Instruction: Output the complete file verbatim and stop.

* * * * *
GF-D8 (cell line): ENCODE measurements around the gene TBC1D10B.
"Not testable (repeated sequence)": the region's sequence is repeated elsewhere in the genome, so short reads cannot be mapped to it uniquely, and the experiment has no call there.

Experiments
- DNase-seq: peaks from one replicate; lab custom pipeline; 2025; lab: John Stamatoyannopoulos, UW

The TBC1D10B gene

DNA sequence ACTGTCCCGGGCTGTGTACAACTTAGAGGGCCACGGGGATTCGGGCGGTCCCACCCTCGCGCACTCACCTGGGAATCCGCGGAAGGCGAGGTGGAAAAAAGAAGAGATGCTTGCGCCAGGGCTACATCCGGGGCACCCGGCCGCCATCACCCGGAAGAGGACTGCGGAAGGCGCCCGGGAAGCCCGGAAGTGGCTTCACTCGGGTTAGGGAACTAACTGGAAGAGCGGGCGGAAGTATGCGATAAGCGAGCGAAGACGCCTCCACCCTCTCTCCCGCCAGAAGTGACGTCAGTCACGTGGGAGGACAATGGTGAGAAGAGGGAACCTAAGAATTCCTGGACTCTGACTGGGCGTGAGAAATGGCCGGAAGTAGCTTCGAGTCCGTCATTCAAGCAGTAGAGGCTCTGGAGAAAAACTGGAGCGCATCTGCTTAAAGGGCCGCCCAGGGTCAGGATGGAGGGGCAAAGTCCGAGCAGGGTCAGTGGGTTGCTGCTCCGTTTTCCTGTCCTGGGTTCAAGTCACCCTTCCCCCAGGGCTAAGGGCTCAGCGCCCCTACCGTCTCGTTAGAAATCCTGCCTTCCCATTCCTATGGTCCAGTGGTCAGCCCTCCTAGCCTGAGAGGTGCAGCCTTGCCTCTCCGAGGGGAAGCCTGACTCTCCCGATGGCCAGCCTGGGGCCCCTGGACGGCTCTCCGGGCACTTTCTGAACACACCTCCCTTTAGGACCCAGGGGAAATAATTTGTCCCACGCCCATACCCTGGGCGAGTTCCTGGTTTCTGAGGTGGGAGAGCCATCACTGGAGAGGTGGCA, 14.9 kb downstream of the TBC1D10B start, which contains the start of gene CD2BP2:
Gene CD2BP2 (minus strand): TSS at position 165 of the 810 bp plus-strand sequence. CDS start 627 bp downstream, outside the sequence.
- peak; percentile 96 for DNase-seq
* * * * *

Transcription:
GF-D8 (cell line): ENCODE measurements around the gene TBC1D10B.
"Not testable (repeated sequence)": the region's sequence is repeated elsewhere in the genome, so short reads cannot be mapped to it uniquely, and the experiment has no call there.

Experiments
- DNase-seq: peaks from one replicate; lab custom pipeline; 2025; lab: John Stamatoyannopoulos, UW

The TBC1D10B gene

DNA sequence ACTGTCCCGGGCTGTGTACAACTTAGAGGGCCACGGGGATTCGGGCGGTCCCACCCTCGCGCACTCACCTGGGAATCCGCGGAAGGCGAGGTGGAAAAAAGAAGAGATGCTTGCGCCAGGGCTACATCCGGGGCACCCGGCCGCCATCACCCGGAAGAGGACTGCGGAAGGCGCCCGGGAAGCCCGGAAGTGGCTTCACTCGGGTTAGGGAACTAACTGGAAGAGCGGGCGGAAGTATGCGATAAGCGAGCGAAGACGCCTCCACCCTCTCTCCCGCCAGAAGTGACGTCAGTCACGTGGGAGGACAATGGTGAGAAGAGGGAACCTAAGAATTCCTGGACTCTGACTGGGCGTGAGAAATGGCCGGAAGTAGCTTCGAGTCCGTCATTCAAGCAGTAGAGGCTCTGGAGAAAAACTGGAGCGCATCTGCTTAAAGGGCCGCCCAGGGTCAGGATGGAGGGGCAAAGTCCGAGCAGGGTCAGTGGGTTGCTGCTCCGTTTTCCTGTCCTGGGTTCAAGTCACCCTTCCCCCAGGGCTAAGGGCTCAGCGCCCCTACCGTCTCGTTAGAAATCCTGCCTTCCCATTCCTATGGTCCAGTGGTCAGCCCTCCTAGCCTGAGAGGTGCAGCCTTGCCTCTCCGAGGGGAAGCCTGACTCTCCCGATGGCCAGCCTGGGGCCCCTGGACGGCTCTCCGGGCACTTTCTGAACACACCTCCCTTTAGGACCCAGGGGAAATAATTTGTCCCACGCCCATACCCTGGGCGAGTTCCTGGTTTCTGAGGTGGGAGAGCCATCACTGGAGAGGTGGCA, 14.9 kb downstream of the TBC1D10B start, which contains the start of gene CD2BP2:
Gene CD2BP2 (minus strand): TSS at position 165 of the 810 bp plus-strand sequence. CDS start 627 bp downstream, outside the sequence.
- peak; percentile 96 for DNase-seq